Potential clients visit the Hobs 3D Studio in London during an open house.
By Ed Avis
What do you call an FM that includes a 3D printer and conventional printing equipment? Forget the boring “print room.” This new kind of FM, at least for clients of Hobs Reprographics in the UK, is a “creative room.”
“In the old days we used to sell a print room, now we’re selling a creative room,” says Kieran O’Brien, Hobs’ CEO. “We’re just being creative in the use of various technologies to support our clients in the visualization of scenes or the presentation of new ideas.”
Being creative is how Hobs -- which has 29 locations, including two devoted to 3D printing and other advanced technologies – has thrived when many other reprographics firms were content to merely survive.
“I’ve been through five recessions and I take the view a business never comes out the end of a recession the same as it was when it went into the recession,” says O’Brien, who founded Hobs in 1969. “You have to work with your clients to make sure you are still relevant after the change takes place. We research the markets continually to make sure we are up to date and relevant for our clients. During the recession our clients were changing. We acknowledged that and we had to change ourselves.”
The biggest change the firm recently accomplished was the creation of Hobs Studio. Hobs Studio – there is one in London and another in Manchester – is devoted to cutting edge technology that helps AEC clients visualize, present, and build projects.
3D printing is just one technology available at Hobs Studio. Other services include laser 3D scanning of existing buildings; various visualization services such as CGI rendering; and BIM support to turn the design into reality.
All of this technology is housed in modern offices that a blueprinter of old would not feel at home in – white walls, sleek silver accents, high-tech design all the way.
The idea for Hobs Studio emerged over the past five years as O’Brien and his colleagues communicated with clients and learned what they needed. “We found that our clients were very aware of the 3D market,” he says. “We weren’t quite as close to the technology as they were. We spent two to three years learning about BIM and the encouragement our clients were receiving from their clients about BIM, and that took us neatly into 3D printing, scanning, and graphics.”
Hobs’ move into 3D printing was not a matter of simply buying a few 3D printers and adding a line to the services brochure – it represented an evolution of the business.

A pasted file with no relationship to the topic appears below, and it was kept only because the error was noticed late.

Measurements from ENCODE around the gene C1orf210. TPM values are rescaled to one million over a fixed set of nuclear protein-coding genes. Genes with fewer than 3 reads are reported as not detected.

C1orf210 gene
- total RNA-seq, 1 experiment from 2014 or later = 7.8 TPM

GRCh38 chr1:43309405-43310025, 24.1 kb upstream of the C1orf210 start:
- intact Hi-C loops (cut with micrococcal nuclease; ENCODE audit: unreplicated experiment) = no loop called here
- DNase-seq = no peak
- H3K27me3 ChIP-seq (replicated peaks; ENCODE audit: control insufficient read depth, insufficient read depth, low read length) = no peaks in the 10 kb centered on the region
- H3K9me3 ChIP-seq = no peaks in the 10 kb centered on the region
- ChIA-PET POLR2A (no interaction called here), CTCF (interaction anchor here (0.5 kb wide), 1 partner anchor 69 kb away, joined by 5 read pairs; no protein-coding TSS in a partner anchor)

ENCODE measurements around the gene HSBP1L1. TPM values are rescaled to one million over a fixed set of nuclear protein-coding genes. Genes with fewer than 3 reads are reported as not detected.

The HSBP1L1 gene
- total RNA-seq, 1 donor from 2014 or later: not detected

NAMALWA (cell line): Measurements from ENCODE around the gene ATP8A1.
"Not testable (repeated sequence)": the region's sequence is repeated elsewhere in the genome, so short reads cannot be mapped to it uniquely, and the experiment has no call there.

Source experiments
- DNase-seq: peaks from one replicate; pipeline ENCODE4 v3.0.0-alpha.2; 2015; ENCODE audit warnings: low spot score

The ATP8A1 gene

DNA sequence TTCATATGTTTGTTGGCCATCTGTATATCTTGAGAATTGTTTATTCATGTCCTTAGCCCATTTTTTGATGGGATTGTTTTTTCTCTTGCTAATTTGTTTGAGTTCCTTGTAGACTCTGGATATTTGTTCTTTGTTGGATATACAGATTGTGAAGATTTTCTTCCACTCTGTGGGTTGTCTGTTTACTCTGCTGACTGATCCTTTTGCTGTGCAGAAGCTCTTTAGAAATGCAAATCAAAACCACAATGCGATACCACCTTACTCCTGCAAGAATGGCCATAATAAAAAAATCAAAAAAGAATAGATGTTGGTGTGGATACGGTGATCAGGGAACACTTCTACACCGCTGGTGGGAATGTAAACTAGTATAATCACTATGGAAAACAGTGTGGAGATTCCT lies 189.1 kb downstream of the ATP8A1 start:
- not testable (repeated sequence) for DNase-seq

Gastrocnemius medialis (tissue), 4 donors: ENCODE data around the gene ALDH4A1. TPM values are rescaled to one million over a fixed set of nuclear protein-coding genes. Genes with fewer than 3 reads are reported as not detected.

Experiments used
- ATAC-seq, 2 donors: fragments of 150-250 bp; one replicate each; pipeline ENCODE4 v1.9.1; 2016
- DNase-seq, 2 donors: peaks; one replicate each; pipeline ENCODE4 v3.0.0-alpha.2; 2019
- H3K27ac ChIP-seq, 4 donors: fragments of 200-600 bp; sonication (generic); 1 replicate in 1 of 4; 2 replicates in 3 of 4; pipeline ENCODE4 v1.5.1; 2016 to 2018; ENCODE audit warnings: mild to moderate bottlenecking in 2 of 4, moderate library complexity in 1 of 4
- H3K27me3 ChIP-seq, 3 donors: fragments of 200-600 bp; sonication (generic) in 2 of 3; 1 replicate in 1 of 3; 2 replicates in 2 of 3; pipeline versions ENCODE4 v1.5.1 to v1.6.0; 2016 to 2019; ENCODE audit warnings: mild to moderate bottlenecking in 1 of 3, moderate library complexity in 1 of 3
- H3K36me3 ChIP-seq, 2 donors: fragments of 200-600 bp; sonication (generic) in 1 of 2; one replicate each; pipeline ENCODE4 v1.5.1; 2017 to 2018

“We recognized the fact that the reprographics industry is no longer a click-based business,” O’Brien says. “Today we see it as more of a consultative business, and our involvement with 3D printing, graphics, and scanning is a major part of our recognition that things will not be the same.”
AEC Still Dominates
The move to 3D printing and other high technologies has not coincided with a move away from the traditional AEC market. O’Brien says the primary client base for Hobs Studio is the same base he has served for five decades.
“I would say right now quite a small percentage is beyond AEC,” he says. “Our whole aim with 3D printing has been to generate a need and satisfy the existing the need within our AEC client base. However we are looking outside that base to create a secondary market for this equipment.”
The secondary markets that Hobs has found include companies in medical design, fashion, aeronautics, packaging, and Formula One racing. Formula One race car manufacturers have asked Hobs to create prototype fuel system and braking parts, for example.
Hobs also sells 3D equipment, primarily high-end machines. The company is the second largest seller in Europe for 3D Systems, O’Brien says. Often the sale of equipment includes maintenance and supplies, and sometimes further to the complete FM idea of a “creative room.”
Unlike many other reprographics businesses that offer 3D printing services, O’Brien reports that Hobs’ 3D business is successful. “It’s very profitable. We’re very happy.”
O’Brien is not content with two Hobs Studios – plans are underway for new locations in Glasgow and Bristol. “The most important thing I think is we have committed ourselves, unlike most reprographers, to getting into firmly into the 3D marketplace,” he says.
And the firm is considering acquisitions of one or two existing companies in the UK, and would consider expanding in the United States. “I would love to have an opportunity to come to the States,” he says. “I would encourage it if somebody felt they wanted to work with us.”
Regardless of how much Hobs grows, the focus on staying one step ahead will continue.
“When you talk to your clients and ask them, ‘What’s on your wish list of technology?’ and they give you some responses that are unexpected, we won’t stand in their way,” O’Brien says. “So we’re approaching the market from a different angle. We’re becoming less of a traditional reprographer and continuing to really prove our relevance.”